MANUFACTURING ENGINEERING

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Design for Manufacturing (DFM)

Building a prototype is playful and fun. Producing that prototype in large volumes induces a loss of sanity.

Manufacturing engineering requires an understanding of many moving parts:

  • Procurement
  • Testing
  • Assembly
  • Shipping/Fulfillment
  • RMA Returns
  • Product Troubleshooting
  • And More…

We work directly with our manufacturing partners at the beginning of the prototype process. This completes the full feedback loop from the production cycle to early in the development cycle. Wouldn’t it be nice to know during your PCB layout phase that your production facility can place a chip scale package (CSP) to save real estate on your board? Not all facilities can readily support such fine pitch components.

PLANNING FOR SCALABILITY

Planning for scalability is like planning to climb Mount Everest after you’ve climbed a few trees.

Staking off Real Estate

Reducing unnecessary complexity in circuit board design is top priority. And unless you’re dealing with high power applications, reducing size competes with your top priority. Add in your third top priority – cost – and you have yourself a trio of newborns requiring constant attention. With these three top priorities battling each other, the winner is usually determined at the expense of the other two.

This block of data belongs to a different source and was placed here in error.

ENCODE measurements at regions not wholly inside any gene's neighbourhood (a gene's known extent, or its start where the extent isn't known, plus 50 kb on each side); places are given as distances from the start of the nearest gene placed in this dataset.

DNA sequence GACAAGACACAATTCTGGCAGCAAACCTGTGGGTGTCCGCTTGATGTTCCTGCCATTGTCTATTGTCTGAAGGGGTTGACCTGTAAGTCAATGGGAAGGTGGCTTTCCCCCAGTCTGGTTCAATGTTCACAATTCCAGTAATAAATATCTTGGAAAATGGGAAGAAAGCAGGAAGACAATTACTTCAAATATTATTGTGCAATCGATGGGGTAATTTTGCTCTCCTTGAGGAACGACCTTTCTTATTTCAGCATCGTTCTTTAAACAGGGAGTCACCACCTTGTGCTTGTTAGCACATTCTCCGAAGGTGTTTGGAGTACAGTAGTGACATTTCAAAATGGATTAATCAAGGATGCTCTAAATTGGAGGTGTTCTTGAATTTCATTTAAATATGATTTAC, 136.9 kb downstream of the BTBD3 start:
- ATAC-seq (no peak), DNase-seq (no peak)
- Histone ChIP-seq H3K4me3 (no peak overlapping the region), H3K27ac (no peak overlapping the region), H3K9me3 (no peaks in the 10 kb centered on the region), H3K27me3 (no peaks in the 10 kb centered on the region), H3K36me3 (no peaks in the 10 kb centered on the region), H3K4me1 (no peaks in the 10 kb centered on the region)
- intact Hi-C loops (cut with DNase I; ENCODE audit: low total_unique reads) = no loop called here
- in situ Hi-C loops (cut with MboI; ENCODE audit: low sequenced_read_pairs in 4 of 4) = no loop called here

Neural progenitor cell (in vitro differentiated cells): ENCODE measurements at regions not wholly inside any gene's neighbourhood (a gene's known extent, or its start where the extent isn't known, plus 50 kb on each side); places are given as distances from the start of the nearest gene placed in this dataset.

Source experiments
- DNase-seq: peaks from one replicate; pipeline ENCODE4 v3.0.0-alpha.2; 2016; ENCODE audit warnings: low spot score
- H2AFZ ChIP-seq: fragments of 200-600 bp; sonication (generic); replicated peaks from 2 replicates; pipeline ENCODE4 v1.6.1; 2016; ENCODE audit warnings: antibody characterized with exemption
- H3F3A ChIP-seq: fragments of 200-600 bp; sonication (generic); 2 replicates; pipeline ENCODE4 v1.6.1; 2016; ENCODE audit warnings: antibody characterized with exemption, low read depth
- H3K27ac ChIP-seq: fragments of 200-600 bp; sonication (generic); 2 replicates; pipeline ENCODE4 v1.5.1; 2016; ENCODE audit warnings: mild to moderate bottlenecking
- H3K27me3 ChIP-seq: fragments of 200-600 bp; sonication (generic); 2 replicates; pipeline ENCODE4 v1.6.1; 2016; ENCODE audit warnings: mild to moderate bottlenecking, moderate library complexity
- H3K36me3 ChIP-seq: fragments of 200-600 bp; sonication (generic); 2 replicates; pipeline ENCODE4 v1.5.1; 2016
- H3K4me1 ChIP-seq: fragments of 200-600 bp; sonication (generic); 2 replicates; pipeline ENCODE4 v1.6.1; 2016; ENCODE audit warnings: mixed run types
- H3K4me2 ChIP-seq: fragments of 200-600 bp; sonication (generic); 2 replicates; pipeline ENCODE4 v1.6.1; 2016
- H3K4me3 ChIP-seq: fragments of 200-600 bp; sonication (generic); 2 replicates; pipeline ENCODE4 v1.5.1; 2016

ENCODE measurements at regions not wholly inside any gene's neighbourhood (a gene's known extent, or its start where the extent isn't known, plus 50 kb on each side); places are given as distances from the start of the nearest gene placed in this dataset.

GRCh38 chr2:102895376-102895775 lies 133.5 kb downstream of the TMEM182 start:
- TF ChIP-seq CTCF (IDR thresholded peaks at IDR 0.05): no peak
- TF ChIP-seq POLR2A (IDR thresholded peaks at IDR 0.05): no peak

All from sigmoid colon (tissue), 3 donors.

One way of hedging your bets is to maximize your allowable required real estate from the start. Staking off real estate with Do Not Populate (DNP) landing pads for future sensors will provide you with a brand new next-gen product, along with negligible NRE costs during the next product iteration. This requires insight into component obsolescence, scalable firmware architecture, and PCB layout mastery to avoid undesirable side effects of unpopulated copper. Not only can you avoid engineering costs, but you can also minimize the regulatory costs of re-certifying basically the same product. Strategic planning of future sensor placement requires experienced designers and manufacturing engineers that play well together.

Test Fixtures

It’s easy to overlook test fixtures until you ramp up for manufacturing. However, it falls under many of the same circumstances as the rest of your product and will hamper commercialization unless it’s taken into account early on. Test points and test pins that are mismatched by a few millimeters can cost weeks of time and thousands of dollars if design modifications are not properly tracked throughout development. Many test fixtures also require customization, which adds to the lead time for parts procurement. Early insight from experienced manufacturing engineers will help to avoid landmines before going to market.